I haven’t ventured much beyond Piccirilli’s very recent foray (ha! I’m a douche!) into straight-up crime/noir, but the guy writes the genre like he’s been doing it since the Gold Medal days. Here’s hoping he keeps running with it for a long-ass time. And if there’s not another Cold book sometime in ’10, the Nerd is gonna be hunting down some motherfuckers, Chase-style. Bank on that.

Sunday, March 1, 2009

Catching Up #23: TRIGGER CITY by Sean Chercover

Sean Chercover deserves every bit of praise that is rained down upon him with the force of a fucking tsunami. His Ray Dudgeon PI series is shaping up to be something totally its own thing. And not only do I love the shit out of this series, but my mom does too!

Okay, so that isn't exactly high praise on this site, I know. You come here because you want the Nerd to talk about the down-and-dirty, to convince you that yes, this book he is reviewing is up your sick, dark fucking alley and that you, fucked up noir crazy that you are, should read said book. But don't stop reading, dear devoted reader, don't shake your head and say, "This book is for the cat cozy set, and I shall look elsewhere, thank you very much." Don't do it, I say! Just fucking don't, reader-who-talks-to-themselves-for-some-reason-while-online.

Because Chercover's Dudgeon series walks that fine magical line that I happen to love just as much as the crazy, seems-like-it-was-written-just-for-a-psycho-like-me stuff. I don't mean to blaspheme but I think that Dudgeon will soon be likened to Patrick Kenzie of Lehane's Kenzie and Gennaro books, a character also beloved by my mom. See, Dudgeon just sprints down the same high-wire that Kenzie did. He's a violent man who all too often embraces his violent side, but he's also looking for love and trying to do the right thing. He's just dark enough that I love the hell out of him, but not so dark that my mom - who is a fanatical mystery reader but not much for male writers - can't follow him as well.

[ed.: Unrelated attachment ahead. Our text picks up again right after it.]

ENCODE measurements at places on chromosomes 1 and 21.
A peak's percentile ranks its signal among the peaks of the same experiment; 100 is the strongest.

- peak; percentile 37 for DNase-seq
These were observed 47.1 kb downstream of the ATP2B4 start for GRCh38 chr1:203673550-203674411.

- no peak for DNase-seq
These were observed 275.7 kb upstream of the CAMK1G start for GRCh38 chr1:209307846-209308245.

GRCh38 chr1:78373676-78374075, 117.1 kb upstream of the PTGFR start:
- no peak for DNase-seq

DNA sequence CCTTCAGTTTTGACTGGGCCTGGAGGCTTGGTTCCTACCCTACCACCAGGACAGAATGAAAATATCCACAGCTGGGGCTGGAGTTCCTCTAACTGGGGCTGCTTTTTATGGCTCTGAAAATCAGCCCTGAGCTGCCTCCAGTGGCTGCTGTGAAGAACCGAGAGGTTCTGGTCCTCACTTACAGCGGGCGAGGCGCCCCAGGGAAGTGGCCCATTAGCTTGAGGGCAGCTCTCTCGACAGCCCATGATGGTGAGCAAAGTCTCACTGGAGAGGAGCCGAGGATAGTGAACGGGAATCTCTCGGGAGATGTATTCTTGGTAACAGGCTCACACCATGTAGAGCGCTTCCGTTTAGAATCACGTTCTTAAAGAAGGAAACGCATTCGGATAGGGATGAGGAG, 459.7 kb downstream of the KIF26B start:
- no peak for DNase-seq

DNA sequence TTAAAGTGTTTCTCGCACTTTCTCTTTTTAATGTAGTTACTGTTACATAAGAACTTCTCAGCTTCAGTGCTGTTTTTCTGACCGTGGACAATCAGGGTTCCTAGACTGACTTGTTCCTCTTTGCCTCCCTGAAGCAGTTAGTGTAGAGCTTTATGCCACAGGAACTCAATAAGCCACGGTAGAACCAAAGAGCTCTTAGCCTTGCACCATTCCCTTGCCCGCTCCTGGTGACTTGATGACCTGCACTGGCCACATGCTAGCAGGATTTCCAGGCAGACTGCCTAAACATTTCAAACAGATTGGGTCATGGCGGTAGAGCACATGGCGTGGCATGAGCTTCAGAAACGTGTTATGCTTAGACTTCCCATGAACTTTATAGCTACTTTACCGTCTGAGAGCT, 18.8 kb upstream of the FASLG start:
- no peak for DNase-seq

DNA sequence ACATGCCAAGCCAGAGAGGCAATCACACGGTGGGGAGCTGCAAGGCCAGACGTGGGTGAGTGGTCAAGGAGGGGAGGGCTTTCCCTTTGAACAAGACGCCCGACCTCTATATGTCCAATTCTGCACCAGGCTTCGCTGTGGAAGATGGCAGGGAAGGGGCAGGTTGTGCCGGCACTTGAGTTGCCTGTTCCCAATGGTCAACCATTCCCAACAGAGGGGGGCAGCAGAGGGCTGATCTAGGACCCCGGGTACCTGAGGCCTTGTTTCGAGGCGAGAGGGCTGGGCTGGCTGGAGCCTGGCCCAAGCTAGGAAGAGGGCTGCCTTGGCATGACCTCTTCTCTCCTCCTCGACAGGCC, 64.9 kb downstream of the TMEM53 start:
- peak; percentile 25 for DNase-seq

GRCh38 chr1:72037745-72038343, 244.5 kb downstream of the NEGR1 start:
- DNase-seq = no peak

In other words, Trigger City deserves to be read by fucking EVERY genre fan.

The book picks up many months after the end of Big City, Bad Blood. Dudgeon and his british ladyfriend have called it quits and now Dudgeon is hiring his own apprentice, ex-mob thug Vince from Big City, to keep an eye on her new beau. Yeah, it's creepy, but Ray's lovesick. Lay off him.

He's also taken a new case, one that should be open and shut (but if you've read a book before, you know it ain't that easy). A woman was murdered by a crazy co-worker who then took his own life. There's no doubt that he did it whatsoever, not even in Ray's mind. But regardless, the woman's father, an ex-military man of great wealth, wants Ray to look into it, even gives Ray fifty grand flat if he'll take the case - and no others - for six weeks straight. Ray, whose rep has been tarnished since a bunch of folks around him got killed last go around, needs the money and it seems like an easy gig - just let the old man know what he discovers about his daughter.

But of course, it turns out there was more going on here than what the cops came up with. Turns out the woman and her co-worker both were previously employed together at a Blackwater-like military corporation. So it's cover-ups and conspiracies galore and this shit goes all the way to higher-ups, I tells ya! But this is a Ray Dudgeon book, so it never gets too crazy, never gets too implausible.

Now you're thinking, "A somewhat plausible conspiracy book, you say Nerd? I don't believe you."

Well, believe it, skeptical-douche reader. Chercover never steps wrong in Trigger City, gives you just enough crazy but not so much that you guffaw out loud (GOL anyone?). Like I said above, dude knows how to walk fine lines, and his ability to make the PI novel into something of the real world is one of said fine lines.

But again, you don't read the Dudgeon books for the plots, good as they may be, but for Dudgeon himself. This time around he's even more tortured than usual, not just because he fucked up his love life but because he was well, tortured last time around and can't get through the night without a fucked-up nightmare. He also straight-up murders another person in this book with truly sick results that will no doubt come back around to haunt him in the next book. It's a great twist that will leave you reeling, no doubt about it